Other challenges to nationwide NG911 implementation include interoperability and technology challenges. Thirteen states have deployed IP networks for local emergency services to use, but most dispatch centers remain on legacy networks, the report notes. An estimated 1,800 centers can receive text messages, but there is no data on how often citizens text instead of call emergency services. One Houston emergency operations center reported that it only received a handful of texts during the height of the floods, compared to tens of thousands of calls and hundreds of posts on social media.
While being NG911, compliant requires a set list of capabilities—securely using additional data for routing and answering calls, processing all types of calls and multimedia, and transferring calls with added data to other call centers or first responders—there are several ways to implement the upgrades. Even if two neighboring states are NG911 compliant, they may not have seamless interoperability if they are using different equipment or software solutions, the GAO report notes.
"The systems are supposed to be all interconnected—if you call one call center and it's overloaded, that call can be transferred to the next center seamlessly, and they can answer the call, so you still get emergency response and not put on hold," Huddleston says. "To be able to do those things you have to have interoperability. There are multiple software solutions that could be employed for NG911, so that's definitely something state and local governments will need to be willing to consider."
An IP-based emergency communications system will have to address cybersecurity challenges as well. The FCC report notes that in 2016, just eleven states and the District of Columbia had spent money on cybersecurity for their dispatch centers. Additionally, the GAO report discusses the federal government's role in assisting dispatch centers in strengthening their cybersecurity when switching to the new system. The U.S. Department of Homeland Security (DHS) issued a guide outlining cybersecurity risks of NG911 and what centers could do to mitigate them, the report notes.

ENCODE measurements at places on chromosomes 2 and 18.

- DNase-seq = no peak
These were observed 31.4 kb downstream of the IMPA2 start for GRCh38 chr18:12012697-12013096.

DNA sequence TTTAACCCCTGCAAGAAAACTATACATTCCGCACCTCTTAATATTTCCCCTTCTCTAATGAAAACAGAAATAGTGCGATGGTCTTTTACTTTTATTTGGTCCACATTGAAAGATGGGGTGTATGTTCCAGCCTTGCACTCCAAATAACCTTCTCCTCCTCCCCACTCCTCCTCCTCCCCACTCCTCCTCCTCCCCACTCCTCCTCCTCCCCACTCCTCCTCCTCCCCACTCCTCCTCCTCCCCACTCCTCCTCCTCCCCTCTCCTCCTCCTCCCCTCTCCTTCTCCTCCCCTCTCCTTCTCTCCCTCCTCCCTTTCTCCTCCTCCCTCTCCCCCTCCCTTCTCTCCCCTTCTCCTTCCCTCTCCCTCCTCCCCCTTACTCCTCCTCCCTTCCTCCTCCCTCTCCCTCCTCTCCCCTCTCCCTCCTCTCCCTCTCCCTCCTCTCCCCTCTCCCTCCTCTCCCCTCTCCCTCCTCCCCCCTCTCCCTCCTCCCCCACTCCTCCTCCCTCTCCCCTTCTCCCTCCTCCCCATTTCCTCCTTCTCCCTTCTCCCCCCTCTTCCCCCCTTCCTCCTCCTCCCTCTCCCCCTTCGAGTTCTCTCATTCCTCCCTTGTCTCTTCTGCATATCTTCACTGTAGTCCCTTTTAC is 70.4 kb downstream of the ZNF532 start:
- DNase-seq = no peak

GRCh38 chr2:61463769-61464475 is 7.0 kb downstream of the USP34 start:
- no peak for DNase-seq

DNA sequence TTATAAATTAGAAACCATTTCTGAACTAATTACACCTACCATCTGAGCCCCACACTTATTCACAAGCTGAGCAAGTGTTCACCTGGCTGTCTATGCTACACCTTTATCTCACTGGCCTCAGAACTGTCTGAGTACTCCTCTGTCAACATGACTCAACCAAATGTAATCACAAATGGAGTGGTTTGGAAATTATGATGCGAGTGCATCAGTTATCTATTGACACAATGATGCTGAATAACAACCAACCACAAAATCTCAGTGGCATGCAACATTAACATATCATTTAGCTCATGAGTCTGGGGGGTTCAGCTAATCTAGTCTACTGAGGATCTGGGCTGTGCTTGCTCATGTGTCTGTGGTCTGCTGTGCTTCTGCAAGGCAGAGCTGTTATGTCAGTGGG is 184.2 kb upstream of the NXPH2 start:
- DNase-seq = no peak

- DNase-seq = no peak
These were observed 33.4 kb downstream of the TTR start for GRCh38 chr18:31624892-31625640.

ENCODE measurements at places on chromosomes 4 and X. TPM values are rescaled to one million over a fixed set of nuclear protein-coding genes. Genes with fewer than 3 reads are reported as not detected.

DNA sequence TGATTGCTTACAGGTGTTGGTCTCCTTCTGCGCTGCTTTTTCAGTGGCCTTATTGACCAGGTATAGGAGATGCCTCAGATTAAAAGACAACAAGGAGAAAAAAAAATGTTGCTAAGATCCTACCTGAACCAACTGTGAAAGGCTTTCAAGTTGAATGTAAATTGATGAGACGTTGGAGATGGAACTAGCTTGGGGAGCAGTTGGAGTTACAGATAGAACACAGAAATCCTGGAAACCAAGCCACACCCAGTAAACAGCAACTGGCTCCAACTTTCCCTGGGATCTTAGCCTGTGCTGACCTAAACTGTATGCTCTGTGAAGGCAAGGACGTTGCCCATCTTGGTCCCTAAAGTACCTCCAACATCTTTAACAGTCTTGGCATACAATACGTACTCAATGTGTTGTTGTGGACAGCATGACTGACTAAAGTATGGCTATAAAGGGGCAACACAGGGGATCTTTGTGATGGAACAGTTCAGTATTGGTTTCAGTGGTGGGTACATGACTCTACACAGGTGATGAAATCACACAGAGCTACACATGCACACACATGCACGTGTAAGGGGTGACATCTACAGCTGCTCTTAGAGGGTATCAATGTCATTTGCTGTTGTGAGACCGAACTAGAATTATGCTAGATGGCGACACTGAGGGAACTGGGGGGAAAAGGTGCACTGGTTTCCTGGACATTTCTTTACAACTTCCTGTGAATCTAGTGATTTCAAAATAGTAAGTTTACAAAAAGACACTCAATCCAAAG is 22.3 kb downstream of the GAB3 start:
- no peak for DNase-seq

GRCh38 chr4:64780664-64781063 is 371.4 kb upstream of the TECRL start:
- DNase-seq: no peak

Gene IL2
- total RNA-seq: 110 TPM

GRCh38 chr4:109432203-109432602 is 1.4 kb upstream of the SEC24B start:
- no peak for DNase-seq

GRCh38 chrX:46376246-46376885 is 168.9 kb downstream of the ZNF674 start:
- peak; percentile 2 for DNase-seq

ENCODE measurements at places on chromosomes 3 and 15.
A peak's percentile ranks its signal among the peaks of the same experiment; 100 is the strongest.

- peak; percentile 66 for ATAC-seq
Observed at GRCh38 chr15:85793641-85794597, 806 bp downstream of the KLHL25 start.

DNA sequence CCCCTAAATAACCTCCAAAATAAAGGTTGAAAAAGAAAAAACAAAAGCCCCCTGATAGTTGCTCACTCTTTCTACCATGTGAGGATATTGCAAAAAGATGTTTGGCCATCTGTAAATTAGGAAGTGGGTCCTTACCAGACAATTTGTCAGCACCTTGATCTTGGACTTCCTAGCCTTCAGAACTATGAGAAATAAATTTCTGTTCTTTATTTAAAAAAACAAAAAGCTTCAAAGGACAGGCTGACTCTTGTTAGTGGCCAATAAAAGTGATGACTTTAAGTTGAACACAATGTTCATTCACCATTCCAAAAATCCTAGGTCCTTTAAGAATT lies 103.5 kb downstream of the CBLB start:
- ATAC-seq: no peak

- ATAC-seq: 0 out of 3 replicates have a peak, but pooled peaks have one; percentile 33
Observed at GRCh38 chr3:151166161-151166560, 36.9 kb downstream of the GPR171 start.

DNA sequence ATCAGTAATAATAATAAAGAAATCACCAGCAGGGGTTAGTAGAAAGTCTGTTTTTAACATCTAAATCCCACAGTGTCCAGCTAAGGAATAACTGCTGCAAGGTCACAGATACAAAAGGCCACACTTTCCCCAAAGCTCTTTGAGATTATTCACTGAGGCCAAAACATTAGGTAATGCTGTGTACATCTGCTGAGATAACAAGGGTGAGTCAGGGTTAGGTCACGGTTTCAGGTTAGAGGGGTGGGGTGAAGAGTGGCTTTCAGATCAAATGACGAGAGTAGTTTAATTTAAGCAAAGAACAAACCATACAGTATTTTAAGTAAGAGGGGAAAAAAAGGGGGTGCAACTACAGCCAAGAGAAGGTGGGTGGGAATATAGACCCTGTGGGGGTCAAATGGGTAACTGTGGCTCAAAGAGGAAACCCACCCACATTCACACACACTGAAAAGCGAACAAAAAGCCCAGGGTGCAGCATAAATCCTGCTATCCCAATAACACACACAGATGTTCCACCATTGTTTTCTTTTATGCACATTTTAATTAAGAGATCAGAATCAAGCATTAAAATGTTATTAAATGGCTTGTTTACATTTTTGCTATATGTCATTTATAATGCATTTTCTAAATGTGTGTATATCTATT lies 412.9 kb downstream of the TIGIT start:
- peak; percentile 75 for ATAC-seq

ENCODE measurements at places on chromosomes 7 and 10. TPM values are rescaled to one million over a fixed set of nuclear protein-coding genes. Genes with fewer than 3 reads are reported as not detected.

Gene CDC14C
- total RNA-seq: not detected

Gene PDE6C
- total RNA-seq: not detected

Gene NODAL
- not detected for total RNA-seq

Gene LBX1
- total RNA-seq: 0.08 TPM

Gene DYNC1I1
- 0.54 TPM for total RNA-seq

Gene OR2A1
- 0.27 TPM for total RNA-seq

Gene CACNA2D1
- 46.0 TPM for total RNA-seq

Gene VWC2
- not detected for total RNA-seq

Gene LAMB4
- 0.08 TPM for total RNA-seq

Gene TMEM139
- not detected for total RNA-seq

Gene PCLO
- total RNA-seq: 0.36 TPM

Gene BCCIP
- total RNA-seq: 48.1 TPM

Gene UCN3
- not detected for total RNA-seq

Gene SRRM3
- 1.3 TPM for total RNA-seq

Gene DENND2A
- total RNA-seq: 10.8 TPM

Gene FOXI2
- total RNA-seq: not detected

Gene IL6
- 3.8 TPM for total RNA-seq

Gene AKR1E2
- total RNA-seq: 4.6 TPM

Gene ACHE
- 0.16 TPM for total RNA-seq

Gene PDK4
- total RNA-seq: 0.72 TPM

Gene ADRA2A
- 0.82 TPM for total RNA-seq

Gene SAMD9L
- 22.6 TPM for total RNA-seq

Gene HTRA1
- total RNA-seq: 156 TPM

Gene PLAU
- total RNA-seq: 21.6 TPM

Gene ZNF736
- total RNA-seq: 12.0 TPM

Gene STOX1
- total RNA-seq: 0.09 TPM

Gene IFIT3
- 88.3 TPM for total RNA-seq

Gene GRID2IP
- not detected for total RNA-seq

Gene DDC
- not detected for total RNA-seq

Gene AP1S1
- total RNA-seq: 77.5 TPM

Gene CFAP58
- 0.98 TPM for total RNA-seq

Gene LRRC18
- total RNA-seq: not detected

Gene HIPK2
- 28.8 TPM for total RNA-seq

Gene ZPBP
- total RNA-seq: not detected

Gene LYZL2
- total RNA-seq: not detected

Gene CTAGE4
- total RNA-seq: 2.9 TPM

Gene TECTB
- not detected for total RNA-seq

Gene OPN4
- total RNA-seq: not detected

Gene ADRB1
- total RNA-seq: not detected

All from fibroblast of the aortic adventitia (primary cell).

"We talked about cyber risk because we're moving to an IT system, and that opens potential for different kinds of attacks than you'd have with the traditional 911 system," Huddleston explains.
Indeed, Baltimore's computer-based 911 system experienced outages in March due to a ransomware attack. The program that the city uses automatically populates the caller's location and dispatches the emergency responders closest to the caller, but the attack shut down the system for about 24 hours, requiring call centers to manually dispatch first responders.
Another challenge facing dispatch centers is setting up technology and guidelines for dealing with photos and videos sent through NG911. None of the states that GAO spoke with were processing multimedia through their 911 systems due to concerns related to privacy, liability, and the ability to store and manage the data.
"We highlighted multimedia as a challenge, since one of the intentions of NG911 is to allow not just voice calls but also video or images to be part of what citizens can share when they're trying to contact 911," Huddleston says. "But that creates challenges on the end of the 911 call centers—what do they do with the video? They have protocol for phone calls, but video is a different beast in terms of what to look for if there are privacy concerns."